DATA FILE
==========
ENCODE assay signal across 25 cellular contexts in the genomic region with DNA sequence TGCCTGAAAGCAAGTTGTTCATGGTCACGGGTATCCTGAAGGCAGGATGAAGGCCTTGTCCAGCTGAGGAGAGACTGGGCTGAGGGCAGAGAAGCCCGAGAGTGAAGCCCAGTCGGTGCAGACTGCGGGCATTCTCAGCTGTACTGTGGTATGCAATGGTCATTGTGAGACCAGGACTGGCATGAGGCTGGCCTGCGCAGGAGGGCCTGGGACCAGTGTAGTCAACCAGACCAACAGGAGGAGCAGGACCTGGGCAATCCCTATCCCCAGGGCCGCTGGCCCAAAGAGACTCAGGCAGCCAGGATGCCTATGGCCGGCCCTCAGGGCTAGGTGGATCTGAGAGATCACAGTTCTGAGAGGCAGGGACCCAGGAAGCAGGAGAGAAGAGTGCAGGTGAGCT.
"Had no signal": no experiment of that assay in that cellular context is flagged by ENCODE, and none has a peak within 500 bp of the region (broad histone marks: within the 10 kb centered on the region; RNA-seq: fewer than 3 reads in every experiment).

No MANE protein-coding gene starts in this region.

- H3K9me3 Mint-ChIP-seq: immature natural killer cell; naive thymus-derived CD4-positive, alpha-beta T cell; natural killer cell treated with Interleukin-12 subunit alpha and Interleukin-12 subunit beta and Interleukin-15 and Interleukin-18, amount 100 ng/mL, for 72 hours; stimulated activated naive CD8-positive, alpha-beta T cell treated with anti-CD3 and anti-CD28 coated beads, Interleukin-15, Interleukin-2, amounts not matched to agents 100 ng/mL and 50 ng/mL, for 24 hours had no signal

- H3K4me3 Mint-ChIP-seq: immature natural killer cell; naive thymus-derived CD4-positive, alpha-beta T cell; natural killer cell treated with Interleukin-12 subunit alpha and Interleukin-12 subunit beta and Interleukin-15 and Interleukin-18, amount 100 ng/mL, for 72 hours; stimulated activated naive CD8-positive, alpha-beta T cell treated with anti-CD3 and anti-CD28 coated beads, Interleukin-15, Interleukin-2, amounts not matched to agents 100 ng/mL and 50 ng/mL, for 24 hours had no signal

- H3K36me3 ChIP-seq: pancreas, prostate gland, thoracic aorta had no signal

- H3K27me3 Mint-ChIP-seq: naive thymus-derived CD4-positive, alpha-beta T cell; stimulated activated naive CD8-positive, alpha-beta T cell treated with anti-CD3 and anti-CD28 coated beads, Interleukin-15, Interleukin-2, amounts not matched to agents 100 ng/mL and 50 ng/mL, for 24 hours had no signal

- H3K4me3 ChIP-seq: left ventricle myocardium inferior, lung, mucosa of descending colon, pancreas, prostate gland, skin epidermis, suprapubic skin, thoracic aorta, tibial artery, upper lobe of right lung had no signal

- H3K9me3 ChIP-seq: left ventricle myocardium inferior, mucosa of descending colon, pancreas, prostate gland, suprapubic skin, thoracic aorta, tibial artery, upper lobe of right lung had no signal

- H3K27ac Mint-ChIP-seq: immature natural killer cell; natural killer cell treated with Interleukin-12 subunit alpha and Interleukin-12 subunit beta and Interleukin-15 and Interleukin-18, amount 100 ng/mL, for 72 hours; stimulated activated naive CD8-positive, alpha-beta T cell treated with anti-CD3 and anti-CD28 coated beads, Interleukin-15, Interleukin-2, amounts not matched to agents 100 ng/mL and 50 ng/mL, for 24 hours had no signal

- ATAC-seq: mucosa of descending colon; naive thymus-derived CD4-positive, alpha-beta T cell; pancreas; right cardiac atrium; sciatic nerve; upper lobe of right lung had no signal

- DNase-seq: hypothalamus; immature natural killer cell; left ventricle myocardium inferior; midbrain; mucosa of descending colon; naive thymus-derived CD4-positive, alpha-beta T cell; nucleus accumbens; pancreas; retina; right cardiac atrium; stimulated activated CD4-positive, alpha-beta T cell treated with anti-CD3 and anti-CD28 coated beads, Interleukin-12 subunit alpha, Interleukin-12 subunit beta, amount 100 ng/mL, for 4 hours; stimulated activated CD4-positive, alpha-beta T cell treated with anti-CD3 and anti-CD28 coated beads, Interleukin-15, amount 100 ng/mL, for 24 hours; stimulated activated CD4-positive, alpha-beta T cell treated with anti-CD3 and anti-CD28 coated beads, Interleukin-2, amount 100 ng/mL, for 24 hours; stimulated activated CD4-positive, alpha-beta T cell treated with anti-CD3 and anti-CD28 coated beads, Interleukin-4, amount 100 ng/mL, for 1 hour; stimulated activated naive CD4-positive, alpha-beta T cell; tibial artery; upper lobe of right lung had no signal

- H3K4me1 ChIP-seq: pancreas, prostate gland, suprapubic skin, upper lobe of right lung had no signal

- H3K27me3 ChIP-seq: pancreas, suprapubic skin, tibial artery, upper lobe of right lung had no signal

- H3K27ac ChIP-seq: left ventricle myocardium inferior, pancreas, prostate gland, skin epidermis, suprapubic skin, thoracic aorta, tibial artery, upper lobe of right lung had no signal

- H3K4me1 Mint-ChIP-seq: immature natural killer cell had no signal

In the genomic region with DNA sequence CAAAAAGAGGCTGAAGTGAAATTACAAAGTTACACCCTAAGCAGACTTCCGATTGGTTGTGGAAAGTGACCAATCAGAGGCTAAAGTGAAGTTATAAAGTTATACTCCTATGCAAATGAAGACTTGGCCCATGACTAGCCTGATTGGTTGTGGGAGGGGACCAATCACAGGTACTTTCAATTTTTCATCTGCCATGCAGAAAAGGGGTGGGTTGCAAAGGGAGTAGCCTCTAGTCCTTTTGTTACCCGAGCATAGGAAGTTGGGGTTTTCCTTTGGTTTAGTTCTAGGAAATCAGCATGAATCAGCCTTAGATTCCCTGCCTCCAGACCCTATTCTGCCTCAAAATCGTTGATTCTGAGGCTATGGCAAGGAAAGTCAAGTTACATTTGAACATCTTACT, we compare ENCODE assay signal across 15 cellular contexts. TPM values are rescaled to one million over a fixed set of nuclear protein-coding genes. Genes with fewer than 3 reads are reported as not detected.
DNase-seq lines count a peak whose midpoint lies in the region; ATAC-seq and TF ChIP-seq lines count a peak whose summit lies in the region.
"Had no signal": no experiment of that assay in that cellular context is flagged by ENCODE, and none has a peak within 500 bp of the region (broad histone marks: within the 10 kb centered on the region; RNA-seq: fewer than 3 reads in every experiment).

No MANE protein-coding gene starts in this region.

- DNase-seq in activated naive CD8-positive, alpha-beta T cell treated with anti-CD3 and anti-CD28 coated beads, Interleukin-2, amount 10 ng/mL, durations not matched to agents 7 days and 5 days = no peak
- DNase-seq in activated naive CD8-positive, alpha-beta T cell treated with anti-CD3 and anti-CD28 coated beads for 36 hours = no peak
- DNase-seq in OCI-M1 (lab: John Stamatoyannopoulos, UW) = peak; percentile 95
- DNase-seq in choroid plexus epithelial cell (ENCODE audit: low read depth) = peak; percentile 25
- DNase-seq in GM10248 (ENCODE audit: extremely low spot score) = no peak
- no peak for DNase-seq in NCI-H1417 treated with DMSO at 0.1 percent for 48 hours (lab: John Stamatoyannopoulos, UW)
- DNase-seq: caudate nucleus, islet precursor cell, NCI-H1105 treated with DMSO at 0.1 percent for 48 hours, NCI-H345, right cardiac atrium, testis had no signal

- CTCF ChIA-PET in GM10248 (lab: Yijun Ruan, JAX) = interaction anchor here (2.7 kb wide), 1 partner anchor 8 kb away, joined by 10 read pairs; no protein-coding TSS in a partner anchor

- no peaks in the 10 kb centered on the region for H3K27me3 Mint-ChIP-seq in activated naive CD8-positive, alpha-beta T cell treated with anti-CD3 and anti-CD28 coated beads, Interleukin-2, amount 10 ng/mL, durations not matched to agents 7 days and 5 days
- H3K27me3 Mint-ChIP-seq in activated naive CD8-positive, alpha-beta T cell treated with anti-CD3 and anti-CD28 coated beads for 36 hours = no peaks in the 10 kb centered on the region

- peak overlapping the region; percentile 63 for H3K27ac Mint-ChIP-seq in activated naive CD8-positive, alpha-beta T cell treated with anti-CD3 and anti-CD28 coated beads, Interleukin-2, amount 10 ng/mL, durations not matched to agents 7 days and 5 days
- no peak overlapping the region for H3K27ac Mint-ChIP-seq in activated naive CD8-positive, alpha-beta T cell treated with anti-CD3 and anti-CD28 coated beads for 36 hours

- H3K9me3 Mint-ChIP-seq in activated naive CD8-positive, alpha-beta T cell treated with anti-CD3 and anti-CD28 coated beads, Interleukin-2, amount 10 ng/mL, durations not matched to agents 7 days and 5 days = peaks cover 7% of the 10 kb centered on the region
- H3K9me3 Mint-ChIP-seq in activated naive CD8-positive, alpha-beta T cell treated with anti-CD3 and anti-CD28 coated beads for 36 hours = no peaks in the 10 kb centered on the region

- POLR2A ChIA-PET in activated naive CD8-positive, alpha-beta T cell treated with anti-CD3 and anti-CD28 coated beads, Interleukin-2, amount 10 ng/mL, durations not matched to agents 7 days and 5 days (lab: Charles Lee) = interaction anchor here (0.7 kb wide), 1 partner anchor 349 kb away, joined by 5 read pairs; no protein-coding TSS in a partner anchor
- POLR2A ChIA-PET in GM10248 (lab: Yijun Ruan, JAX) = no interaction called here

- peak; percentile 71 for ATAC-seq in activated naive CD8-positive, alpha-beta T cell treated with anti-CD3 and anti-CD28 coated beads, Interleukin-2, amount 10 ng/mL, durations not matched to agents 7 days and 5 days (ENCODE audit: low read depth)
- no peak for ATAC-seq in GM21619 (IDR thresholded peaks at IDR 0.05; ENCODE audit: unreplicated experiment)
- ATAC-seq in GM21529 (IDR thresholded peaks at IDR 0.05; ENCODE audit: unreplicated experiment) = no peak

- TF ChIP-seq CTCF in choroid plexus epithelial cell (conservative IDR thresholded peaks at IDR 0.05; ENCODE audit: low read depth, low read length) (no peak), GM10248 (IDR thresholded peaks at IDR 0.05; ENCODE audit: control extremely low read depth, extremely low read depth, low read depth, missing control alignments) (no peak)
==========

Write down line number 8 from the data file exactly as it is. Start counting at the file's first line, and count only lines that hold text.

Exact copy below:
- H3K4me3 ChIP-seq: left ventricle myocardium inferior, lung, mucosa of descending colon, pancreas, prostate gland, skin epidermis, suprapubic skin, thoracic aorta, tibial artery, upper lobe of right lung had no signal